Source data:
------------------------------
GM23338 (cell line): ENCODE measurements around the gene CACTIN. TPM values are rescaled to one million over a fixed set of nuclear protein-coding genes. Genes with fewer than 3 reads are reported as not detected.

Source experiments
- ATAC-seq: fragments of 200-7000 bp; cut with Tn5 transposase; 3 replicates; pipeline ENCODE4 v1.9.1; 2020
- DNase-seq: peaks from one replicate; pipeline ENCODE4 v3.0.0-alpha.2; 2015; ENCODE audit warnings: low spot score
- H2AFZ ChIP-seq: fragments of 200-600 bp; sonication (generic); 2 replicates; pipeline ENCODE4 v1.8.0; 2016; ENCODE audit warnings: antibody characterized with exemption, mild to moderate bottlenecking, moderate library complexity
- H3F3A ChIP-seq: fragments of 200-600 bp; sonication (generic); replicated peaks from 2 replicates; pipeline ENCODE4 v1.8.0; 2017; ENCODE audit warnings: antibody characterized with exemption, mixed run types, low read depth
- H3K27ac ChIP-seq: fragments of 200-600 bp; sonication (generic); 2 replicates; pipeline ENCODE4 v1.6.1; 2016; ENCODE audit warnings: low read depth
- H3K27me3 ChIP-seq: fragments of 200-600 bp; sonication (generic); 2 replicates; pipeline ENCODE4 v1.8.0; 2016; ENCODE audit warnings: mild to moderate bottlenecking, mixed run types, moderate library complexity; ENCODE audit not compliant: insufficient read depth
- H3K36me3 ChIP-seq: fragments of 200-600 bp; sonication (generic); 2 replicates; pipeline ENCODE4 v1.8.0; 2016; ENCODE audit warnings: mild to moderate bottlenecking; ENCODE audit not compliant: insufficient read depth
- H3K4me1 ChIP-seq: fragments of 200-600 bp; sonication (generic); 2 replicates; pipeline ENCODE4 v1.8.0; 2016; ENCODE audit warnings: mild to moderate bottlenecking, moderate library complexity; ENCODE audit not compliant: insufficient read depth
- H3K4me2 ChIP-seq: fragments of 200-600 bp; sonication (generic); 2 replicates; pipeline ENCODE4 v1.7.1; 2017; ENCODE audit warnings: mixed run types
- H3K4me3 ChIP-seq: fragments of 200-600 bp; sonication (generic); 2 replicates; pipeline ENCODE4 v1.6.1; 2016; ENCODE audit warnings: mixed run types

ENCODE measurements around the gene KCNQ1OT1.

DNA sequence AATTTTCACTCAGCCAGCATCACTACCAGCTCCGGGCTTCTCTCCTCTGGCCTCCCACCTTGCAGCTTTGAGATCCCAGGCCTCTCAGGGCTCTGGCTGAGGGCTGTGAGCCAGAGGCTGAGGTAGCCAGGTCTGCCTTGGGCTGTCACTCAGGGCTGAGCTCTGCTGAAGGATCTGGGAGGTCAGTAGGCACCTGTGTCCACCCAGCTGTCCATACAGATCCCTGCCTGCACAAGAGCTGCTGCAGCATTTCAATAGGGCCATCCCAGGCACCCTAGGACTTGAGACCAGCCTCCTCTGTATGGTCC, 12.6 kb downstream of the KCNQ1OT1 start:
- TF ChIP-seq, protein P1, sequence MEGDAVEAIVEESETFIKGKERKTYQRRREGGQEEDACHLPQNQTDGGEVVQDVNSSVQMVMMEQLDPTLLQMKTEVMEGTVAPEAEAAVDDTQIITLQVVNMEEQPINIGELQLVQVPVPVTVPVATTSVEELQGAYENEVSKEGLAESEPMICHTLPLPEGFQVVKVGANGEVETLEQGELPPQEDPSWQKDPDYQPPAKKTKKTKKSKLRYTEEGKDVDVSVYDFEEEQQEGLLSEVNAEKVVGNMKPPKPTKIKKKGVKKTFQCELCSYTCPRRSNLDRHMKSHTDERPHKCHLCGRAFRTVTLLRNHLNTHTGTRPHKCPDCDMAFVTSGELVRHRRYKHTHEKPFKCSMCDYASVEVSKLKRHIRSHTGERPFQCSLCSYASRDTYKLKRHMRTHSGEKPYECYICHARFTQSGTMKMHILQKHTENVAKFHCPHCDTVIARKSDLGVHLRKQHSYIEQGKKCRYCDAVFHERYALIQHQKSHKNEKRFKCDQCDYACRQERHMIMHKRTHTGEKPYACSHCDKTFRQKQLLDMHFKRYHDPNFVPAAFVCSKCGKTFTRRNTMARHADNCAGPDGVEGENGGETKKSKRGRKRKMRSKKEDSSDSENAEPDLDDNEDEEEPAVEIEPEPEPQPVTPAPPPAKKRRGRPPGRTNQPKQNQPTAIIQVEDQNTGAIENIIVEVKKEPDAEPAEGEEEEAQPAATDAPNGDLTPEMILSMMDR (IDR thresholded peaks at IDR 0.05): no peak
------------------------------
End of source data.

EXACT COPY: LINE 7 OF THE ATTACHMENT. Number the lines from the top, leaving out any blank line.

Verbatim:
- H3K27ac ChIP-seq: fragments of 200-600 bp; sonication (generic); 2 replicates; pipeline ENCODE4 v1.6.1; 2016; ENCODE audit warnings: low read depth